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Second Indochina War Or American War History Essay

The Vietnam War (also known as Second Indochina War or American War in Southeast Asia) lasted from 1959 to 1975. It was fought between North Vietnam and South Vietnam. USSR, China and North Korea supported North Vietnam and United States , Thailand, Australia, New Zealand, and the Philippines supported South Vietnam. The Cold War consisted of the conflict between pro-communist and pro-Democratic countries.

The Vietnam War is almost as remote as World War I was for the soldiers who fought it. Now that the United States and Vietnam have normalized relations, it is especially difficult for many young people to understand why the war continues to evoke deeply felt emotions. The Vietnam War was the longest war in American history and the most unpopular American war of the 20th century. It resulted in nearly 60,000 American deaths and an estimated 2 million Vietnamese deaths. It was the first war to come into American living rooms nightly, and the only conflict that ended in defeat for American arms.

There are various factors contributed to the U.S. involvement in Vietnam: the Cold War fears of communist domination of Indochina; a mistaken belief that North Vietnam was a pawn of Moscow; overconfidence in the ability of U.S. troops to prevent the communist takeover of an ally; and anxiety that withdrawal from Vietnam would result in domestic political criticism.

The architects of the Vietnam War overestimated the political costs of allowing South Vietnam to fall to communism. Presidents Kennedy and Johnson feared that losing South Vietnam would damage their chances for re-election, weaken support for domestic social programs, and make Democrats vulnerable to the charge of being soft on communism. The North Vietnamese strategy was to drag out the war and make it increasingly costly to the United States.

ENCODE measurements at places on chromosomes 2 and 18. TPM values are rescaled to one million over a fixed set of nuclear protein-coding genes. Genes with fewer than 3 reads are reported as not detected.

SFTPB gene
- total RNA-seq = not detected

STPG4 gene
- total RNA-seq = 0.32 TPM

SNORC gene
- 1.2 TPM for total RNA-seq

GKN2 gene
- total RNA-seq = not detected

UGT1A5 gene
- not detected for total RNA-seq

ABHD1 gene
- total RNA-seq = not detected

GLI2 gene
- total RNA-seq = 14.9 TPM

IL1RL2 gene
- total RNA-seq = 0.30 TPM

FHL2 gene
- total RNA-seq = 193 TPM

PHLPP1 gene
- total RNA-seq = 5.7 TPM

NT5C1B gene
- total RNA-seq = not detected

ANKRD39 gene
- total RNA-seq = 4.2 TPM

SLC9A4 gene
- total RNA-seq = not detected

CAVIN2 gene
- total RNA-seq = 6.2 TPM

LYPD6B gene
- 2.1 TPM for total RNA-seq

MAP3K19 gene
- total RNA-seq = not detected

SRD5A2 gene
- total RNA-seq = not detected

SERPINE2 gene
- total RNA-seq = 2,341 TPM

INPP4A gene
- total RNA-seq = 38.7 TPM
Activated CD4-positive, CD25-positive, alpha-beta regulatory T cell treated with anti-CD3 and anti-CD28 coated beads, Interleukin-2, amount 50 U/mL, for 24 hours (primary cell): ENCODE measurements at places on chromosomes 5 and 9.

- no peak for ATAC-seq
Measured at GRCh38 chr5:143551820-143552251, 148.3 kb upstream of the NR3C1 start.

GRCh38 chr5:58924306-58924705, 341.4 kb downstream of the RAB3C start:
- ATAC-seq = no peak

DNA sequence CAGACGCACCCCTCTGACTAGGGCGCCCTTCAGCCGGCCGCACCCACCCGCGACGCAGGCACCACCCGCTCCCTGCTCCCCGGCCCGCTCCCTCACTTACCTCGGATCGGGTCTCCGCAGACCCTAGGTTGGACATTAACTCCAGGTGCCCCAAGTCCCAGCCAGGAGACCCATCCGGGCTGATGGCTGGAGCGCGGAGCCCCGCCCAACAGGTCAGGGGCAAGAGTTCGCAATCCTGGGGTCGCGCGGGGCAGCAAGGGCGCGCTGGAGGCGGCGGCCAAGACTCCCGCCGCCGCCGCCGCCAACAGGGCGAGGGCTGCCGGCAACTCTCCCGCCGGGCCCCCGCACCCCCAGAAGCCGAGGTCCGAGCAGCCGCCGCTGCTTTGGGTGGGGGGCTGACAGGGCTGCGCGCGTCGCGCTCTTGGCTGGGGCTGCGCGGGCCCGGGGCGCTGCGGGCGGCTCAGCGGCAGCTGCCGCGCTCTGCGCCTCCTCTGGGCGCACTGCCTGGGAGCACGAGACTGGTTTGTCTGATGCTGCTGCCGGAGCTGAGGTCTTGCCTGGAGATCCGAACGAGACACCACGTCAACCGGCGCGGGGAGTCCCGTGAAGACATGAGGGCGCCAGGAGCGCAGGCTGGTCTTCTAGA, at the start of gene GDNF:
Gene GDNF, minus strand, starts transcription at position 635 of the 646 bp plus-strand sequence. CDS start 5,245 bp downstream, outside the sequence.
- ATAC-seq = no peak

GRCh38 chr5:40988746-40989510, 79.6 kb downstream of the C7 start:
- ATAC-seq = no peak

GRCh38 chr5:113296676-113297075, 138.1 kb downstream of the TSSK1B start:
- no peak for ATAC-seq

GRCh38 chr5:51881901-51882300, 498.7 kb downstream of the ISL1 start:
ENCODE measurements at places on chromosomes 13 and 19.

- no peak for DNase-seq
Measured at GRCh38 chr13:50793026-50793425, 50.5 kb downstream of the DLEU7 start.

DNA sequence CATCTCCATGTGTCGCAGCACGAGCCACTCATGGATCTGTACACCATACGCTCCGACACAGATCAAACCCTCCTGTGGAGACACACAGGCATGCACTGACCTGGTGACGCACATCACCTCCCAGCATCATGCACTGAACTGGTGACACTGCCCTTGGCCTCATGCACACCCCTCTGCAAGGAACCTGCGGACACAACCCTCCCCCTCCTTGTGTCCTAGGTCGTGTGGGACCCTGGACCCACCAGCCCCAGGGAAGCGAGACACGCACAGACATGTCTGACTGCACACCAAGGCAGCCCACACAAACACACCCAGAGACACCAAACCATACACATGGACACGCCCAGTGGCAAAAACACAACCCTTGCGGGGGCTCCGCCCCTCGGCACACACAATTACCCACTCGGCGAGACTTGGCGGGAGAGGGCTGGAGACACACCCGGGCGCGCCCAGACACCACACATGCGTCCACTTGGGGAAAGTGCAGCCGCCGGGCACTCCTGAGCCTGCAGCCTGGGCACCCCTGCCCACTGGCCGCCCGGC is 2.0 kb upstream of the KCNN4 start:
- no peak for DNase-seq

The Vietnam War was a very costly war and affected people in battles, and also those who were left behind with the long term effects everywhere in the world. It was an extremely heavy war. Around 58,000 Americans were dead and over 150,000 were wounded in battle. Many Americans were affected by the war badly for so many had died and many more were wounded. North Vietnam was victorious over South Vietnam and allied forces. The Vietnam War had many long lasting effects on the veterans who fought for America from the 1950s to the 1970s. Some veterans from Vietnam even formed groups against the war. These veterans formed an organization known as Vietnam Veterans Against the War. The organization had a purpose, “It was organized to voice the growing opposition among returning servicemen and women to the still-raging war in Indochina, and grew rapidly to a membership of over 30,000 throughout the United States as well as active duty GIs stationed in Vietnam. Through ongoing actions and grassroots organization, VVAW exposed the ugly truth about US involvement in Southeast Asia and our first-hand experiences helped many other Americans to see the unjust nature of that war.”